Hey, kids? These are great books to buy with your holiday money

  • Tracy Grant The Washington Post
  • Sunday, December 30, 2012 3:42pm
  • Life

We suspect many of you are occupied with new toys that Santa brought. But if that’s not enough, we’ve put together this collection of books that will keep you reading during the rest of the holidays.

“No Other Story” by Cuthbert Soup, for ages 8 to 12: This is the third book in a series that tells the tale of the Cheeseman family, which is Ethan Cheeseman and his three “smart, polite, attractive and relatively odor-free children.”

There is no mother is central to the plot, which involves time travel, dinosaurs, Vikings and, yes, gravy-flavored ice cream.

Even if you haven’t read the earlier books in the series — “A Whole Nother Story” and “Another Whole Nother Story” — you’ll find this story exciting and mostly laugh-out-loud funny. While you probably need to be at least 8 to read this book to yourself, it would make a great family read-aloud.

Ask your parents to curl up on the couch or in front of a fire to read a few chapters.

“The Santa Trap” by Jonathan Emmett, illustrated by Poly Bernatene, for ages 5 and older: We’re really hoping that none of you reading this is as bad a kid as Bradley Bartleby. Because even Santa finds it hard to put Bradley on a “nice” list.

In fact, Santa won’t give Bradley anything but socks, and bad, bad Bradley is fed up with that. So he sets out to trap Santa and steal all the toys that Santa is carrying for good girls and boys.

This funny, beautifully illustrated story will have you talking about the importance of “being good for goodness’ sake.”

“Let’s Make Some Great Fingerprint Art” by Marion Deuchars, for age 5 and older: All you need to enjoy this book is your finger, an inkpad and your imagination. We bet you didn’t know that two thumbprints can create a heart or that those same two prints can create pigs, cats, bees or even the alphabet.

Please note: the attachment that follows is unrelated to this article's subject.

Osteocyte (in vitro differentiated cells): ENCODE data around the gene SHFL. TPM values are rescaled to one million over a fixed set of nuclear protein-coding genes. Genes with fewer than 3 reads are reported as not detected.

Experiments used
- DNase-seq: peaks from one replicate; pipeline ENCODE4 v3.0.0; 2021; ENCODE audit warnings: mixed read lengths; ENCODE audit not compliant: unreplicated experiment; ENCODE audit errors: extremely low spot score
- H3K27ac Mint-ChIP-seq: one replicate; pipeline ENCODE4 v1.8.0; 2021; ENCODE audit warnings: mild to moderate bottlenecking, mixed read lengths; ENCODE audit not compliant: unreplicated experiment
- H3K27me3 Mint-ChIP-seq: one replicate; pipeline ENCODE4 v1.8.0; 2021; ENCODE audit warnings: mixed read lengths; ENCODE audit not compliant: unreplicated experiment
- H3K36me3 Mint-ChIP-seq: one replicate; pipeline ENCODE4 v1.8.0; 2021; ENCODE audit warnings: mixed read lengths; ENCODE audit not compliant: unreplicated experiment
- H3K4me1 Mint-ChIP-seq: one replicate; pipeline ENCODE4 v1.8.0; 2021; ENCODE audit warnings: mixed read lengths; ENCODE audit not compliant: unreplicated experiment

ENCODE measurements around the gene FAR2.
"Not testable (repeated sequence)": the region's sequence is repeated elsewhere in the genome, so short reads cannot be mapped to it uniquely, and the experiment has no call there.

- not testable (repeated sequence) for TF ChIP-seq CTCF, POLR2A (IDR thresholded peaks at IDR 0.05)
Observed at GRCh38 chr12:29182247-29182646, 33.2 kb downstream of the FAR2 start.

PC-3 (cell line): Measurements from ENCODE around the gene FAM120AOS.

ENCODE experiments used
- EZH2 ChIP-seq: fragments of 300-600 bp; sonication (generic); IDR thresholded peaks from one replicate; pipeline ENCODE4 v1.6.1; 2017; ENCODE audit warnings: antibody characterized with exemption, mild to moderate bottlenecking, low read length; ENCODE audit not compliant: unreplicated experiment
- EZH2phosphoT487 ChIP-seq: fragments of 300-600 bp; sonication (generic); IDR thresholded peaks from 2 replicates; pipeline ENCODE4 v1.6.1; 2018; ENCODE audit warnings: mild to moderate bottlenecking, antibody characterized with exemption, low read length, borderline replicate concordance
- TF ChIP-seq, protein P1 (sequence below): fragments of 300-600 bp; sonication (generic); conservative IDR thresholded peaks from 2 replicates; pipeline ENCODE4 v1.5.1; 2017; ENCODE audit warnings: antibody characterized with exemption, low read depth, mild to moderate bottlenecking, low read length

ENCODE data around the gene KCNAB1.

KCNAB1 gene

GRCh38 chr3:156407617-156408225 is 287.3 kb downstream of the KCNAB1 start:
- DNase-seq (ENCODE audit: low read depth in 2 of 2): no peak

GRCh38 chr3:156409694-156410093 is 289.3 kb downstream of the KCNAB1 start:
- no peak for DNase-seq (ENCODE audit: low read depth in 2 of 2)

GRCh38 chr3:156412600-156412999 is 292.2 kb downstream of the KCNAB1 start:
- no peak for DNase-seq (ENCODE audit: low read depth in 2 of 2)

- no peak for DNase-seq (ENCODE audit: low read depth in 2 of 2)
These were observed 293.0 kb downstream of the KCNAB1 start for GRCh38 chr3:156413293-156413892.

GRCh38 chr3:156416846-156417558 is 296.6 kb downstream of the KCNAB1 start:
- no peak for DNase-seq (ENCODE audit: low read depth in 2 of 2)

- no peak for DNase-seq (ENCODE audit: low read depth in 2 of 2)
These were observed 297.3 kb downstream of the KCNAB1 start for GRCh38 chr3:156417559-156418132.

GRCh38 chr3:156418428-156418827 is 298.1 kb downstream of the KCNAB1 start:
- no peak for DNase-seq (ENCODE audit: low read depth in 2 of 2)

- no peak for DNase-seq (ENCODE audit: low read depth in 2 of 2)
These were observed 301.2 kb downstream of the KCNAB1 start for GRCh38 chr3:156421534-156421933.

The book is filled with clever ideas, but we think the best part is that it will inspire you to come up with more of your own.

“Twelve Kinds of Ice” by Ellen Bryan Obed, illustrated by Barbara McClintock, for age 8 and older: This is a short (just 64 pages) and beautiful book that tells the story of one winter’s worth of ice. It starts with the thin ice that forms on a pail of water during the first freeze and continues with the ice that is perfect for a skating party.

Even when winter draws to a close and what’s left of the ice are the thawed-out mittens, you know that some ice always remains: the ice of your memories.

“Mira’s Diary: Lost in Paris” by Marissa Moss, for ages 9 to 12: Mira is searching for her lost mother, and even if she’s looking in the right place, perhaps she is looking in the wrong time. The story moves quickly because it’s written as diary entries.

It’s a very adventurous tale, but it includes some historic characters and raises fascinating questions about trying to change the past.

Mira’s second adventure, “Mira’s Diary: Home Sweet Rome,” will be published in April.

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